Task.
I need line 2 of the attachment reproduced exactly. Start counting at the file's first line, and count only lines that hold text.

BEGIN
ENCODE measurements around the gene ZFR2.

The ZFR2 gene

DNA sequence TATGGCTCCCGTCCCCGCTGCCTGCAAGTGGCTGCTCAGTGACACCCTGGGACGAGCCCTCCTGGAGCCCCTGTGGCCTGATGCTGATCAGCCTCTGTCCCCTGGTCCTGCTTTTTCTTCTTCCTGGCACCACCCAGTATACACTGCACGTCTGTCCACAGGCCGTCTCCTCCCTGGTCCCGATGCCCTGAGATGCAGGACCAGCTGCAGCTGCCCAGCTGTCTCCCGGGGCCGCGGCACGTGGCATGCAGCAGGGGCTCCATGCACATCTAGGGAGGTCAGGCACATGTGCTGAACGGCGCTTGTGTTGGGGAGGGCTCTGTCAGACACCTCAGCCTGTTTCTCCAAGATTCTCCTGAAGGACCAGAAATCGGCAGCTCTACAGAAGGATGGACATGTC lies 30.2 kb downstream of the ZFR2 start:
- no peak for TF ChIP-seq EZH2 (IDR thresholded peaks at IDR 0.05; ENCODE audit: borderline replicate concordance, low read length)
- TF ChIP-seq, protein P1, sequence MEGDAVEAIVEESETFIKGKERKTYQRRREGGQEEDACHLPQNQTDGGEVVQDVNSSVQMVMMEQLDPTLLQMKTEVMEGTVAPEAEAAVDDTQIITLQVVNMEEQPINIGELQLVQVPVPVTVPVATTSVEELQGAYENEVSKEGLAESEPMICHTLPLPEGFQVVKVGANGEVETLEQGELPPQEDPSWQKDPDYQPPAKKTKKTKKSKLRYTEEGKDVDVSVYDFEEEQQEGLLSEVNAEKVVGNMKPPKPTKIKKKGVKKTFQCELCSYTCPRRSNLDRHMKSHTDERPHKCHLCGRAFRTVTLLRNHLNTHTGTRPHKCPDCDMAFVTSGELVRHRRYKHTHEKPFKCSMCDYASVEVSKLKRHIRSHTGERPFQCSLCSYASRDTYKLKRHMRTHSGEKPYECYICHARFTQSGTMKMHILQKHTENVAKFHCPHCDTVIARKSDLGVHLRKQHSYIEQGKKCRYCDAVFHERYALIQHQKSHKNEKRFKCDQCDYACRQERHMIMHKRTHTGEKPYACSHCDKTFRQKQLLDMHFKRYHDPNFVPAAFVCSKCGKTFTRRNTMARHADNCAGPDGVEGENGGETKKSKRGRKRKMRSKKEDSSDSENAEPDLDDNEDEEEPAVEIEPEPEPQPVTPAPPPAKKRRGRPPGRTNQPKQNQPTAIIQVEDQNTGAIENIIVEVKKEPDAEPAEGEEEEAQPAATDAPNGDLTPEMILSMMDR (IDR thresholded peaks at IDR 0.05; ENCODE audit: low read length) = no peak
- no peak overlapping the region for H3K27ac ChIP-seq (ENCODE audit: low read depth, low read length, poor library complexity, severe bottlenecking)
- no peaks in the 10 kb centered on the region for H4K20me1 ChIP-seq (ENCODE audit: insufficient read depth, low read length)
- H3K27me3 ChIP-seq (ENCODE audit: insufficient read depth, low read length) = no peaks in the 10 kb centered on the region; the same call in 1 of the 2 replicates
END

The ZFR2 gene